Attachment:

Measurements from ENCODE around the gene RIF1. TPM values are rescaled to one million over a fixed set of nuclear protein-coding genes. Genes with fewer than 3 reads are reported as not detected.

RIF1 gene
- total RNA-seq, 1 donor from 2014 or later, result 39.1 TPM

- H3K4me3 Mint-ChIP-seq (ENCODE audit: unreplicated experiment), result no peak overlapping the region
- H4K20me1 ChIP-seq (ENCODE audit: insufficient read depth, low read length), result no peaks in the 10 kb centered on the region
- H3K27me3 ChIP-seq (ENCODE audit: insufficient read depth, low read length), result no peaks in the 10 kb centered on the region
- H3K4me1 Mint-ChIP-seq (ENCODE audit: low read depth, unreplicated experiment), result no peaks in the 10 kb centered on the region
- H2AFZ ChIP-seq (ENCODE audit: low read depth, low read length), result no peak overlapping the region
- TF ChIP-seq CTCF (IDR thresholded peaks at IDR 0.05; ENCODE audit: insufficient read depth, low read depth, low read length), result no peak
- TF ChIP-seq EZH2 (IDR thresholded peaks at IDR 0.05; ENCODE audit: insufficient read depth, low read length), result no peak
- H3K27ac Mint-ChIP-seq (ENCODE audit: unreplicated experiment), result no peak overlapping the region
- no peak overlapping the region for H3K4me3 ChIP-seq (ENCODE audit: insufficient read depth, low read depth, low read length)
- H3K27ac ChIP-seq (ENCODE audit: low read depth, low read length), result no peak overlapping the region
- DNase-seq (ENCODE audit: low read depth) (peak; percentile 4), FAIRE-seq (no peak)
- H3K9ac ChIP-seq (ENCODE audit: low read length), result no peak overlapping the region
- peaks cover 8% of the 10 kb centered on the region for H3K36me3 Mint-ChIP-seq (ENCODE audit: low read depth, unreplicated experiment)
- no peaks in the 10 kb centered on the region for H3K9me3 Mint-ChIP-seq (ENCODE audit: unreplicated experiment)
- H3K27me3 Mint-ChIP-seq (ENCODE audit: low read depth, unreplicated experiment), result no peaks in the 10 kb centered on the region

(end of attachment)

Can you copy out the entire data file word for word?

Measurements from ENCODE around the gene RIF1. TPM values are rescaled to one million over a fixed set of nuclear protein-coding genes. Genes with fewer than 3 reads are reported as not detected.

RIF1 gene
- total RNA-seq, 1 donor from 2014 or later, result 39.1 TPM

- H3K4me3 Mint-ChIP-seq (ENCODE audit: unreplicated experiment), result no peak overlapping the region
- H4K20me1 ChIP-seq (ENCODE audit: insufficient read depth, low read length), result no peaks in the 10 kb centered on the region
- H3K27me3 ChIP-seq (ENCODE audit: insufficient read depth, low read length), result no peaks in the 10 kb centered on the region
- H3K4me1 Mint-ChIP-seq (ENCODE audit: low read depth, unreplicated experiment), result no peaks in the 10 kb centered on the region
- H2AFZ ChIP-seq (ENCODE audit: low read depth, low read length), result no peak overlapping the region
- TF ChIP-seq CTCF (IDR thresholded peaks at IDR 0.05; ENCODE audit: insufficient read depth, low read depth, low read length), result no peak
- TF ChIP-seq EZH2 (IDR thresholded peaks at IDR 0.05; ENCODE audit: insufficient read depth, low read length), result no peak
- H3K27ac Mint-ChIP-seq (ENCODE audit: unreplicated experiment), result no peak overlapping the region
- no peak overlapping the region for H3K4me3 ChIP-seq (ENCODE audit: insufficient read depth, low read depth, low read length)
- H3K27ac ChIP-seq (ENCODE audit: low read depth, low read length), result no peak overlapping the region
- DNase-seq (ENCODE audit: low read depth) (peak; percentile 4), FAIRE-seq (no peak)
- H3K9ac ChIP-seq (ENCODE audit: low read length), result no peak overlapping the region
- peaks cover 8% of the 10 kb centered on the region for H3K36me3 Mint-ChIP-seq (ENCODE audit: low read depth, unreplicated experiment)
- no peaks in the 10 kb centered on the region for H3K9me3 Mint-ChIP-seq (ENCODE audit: unreplicated experiment)
- H3K27me3 Mint-ChIP-seq (ENCODE audit: low read depth, unreplicated experiment), result no peaks in the 10 kb centered on the region